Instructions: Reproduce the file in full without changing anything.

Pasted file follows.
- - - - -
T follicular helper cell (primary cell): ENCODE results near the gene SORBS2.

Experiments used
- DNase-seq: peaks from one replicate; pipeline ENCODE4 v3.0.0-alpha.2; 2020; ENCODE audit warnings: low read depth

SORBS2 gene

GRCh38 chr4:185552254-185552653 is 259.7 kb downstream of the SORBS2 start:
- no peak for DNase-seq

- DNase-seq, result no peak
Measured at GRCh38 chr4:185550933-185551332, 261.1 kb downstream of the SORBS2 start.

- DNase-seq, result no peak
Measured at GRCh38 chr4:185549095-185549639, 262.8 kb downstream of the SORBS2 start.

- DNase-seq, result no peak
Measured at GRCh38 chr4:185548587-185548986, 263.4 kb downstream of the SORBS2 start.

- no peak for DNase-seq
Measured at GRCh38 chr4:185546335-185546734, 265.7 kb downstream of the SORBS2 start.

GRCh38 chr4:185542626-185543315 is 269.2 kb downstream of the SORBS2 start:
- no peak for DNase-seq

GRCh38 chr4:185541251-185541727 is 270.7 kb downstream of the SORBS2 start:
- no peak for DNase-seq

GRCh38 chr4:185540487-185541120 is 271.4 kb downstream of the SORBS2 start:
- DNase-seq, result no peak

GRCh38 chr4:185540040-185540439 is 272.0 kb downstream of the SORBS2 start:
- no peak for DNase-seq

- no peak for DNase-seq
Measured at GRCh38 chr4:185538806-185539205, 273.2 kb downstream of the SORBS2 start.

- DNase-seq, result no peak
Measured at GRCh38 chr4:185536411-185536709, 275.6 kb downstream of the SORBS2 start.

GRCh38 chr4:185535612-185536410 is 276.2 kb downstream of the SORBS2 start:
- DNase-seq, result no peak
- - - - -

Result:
T follicular helper cell (primary cell): ENCODE results near the gene SORBS2.

Experiments used
- DNase-seq: peaks from one replicate; pipeline ENCODE4 v3.0.0-alpha.2; 2020; ENCODE audit warnings: low read depth

SORBS2 gene

GRCh38 chr4:185552254-185552653 is 259.7 kb downstream of the SORBS2 start:
- no peak for DNase-seq

- DNase-seq, result no peak
Measured at GRCh38 chr4:185550933-185551332, 261.1 kb downstream of the SORBS2 start.

- DNase-seq, result no peak
Measured at GRCh38 chr4:185549095-185549639, 262.8 kb downstream of the SORBS2 start.

- DNase-seq, result no peak
Measured at GRCh38 chr4:185548587-185548986, 263.4 kb downstream of the SORBS2 start.

- no peak for DNase-seq
Measured at GRCh38 chr4:185546335-185546734, 265.7 kb downstream of the SORBS2 start.

GRCh38 chr4:185542626-185543315 is 269.2 kb downstream of the SORBS2 start:
- no peak for DNase-seq

GRCh38 chr4:185541251-185541727 is 270.7 kb downstream of the SORBS2 start:
- no peak for DNase-seq

GRCh38 chr4:185540487-185541120 is 271.4 kb downstream of the SORBS2 start:
- DNase-seq, result no peak

GRCh38 chr4:185540040-185540439 is 272.0 kb downstream of the SORBS2 start:
- no peak for DNase-seq

- no peak for DNase-seq
Measured at GRCh38 chr4:185538806-185539205, 273.2 kb downstream of the SORBS2 start.

- DNase-seq, result no peak
Measured at GRCh38 chr4:185536411-185536709, 275.6 kb downstream of the SORBS2 start.

GRCh38 chr4:185535612-185536410 is 276.2 kb downstream of the SORBS2 start:
- DNase-seq, result no peak